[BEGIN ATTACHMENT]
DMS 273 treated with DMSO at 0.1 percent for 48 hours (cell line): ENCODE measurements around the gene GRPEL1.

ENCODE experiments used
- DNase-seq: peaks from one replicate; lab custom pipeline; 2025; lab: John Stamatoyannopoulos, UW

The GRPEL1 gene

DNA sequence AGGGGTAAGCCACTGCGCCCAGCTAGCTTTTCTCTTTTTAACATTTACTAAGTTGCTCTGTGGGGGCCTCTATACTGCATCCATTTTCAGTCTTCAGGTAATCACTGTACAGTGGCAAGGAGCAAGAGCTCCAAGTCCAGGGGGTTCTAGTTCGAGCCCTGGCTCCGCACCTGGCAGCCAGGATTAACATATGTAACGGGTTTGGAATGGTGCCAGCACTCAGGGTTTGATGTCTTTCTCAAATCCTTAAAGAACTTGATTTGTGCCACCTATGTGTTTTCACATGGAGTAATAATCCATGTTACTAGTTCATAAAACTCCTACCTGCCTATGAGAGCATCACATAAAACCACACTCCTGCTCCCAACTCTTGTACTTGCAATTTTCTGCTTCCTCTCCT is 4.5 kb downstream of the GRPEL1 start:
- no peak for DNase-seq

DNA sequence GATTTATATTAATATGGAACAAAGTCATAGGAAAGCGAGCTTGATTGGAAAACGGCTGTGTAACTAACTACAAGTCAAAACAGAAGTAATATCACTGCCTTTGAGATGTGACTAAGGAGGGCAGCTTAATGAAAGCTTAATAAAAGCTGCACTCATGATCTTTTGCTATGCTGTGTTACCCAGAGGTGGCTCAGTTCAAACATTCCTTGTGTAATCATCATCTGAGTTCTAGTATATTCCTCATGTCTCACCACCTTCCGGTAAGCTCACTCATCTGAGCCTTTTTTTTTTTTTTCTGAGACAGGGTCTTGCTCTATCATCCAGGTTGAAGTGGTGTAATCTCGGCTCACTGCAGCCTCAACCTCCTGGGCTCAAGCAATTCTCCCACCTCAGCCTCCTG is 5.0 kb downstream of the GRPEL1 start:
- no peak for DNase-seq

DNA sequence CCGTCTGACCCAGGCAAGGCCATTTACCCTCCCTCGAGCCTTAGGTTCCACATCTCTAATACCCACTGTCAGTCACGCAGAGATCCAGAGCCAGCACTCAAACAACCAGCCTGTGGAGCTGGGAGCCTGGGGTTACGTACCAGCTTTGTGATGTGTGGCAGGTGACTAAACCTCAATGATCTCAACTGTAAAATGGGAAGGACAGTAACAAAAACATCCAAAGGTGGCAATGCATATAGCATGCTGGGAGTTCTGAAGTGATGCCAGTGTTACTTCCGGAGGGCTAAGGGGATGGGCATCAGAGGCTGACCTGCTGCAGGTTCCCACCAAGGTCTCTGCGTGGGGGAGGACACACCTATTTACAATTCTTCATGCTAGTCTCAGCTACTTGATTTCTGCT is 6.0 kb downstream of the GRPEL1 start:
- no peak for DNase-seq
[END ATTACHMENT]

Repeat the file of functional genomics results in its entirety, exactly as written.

DMS 273 treated with DMSO at 0.1 percent for 48 hours (cell line): ENCODE measurements around the gene GRPEL1.

ENCODE experiments used
- DNase-seq: peaks from one replicate; lab custom pipeline; 2025; lab: John Stamatoyannopoulos, UW

The GRPEL1 gene

DNA sequence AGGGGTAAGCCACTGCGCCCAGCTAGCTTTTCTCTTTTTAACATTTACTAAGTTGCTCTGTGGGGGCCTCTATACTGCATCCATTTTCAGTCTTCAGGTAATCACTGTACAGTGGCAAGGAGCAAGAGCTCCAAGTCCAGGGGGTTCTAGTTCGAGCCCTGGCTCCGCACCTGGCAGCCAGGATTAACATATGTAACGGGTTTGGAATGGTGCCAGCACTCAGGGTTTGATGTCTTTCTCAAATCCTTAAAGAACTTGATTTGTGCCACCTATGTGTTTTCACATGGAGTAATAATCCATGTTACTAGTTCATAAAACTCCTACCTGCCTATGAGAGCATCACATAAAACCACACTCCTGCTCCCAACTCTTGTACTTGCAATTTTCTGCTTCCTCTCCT is 4.5 kb downstream of the GRPEL1 start:
- no peak for DNase-seq

DNA sequence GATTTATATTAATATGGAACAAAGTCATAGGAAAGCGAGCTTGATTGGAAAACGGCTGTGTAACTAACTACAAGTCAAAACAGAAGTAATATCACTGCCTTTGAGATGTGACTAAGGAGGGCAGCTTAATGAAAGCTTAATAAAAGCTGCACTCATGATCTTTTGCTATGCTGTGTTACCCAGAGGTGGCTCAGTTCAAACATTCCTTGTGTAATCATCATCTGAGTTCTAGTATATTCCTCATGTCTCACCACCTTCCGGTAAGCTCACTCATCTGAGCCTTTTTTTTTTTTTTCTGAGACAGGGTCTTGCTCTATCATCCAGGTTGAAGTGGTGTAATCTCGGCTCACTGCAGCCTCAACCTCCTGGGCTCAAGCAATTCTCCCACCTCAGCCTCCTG is 5.0 kb downstream of the GRPEL1 start:
- no peak for DNase-seq

DNA sequence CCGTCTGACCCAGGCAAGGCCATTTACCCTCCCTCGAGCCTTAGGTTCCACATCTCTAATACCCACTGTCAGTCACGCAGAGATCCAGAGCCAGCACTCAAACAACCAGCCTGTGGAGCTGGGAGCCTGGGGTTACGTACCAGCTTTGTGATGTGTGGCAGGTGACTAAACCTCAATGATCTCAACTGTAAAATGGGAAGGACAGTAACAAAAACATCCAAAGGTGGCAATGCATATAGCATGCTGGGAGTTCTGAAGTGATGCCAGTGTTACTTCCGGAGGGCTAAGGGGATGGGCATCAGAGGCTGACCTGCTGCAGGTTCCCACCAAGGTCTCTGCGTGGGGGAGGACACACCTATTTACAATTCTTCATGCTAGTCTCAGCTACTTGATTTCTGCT is 6.0 kb downstream of the GRPEL1 start:
- no peak for DNase-seq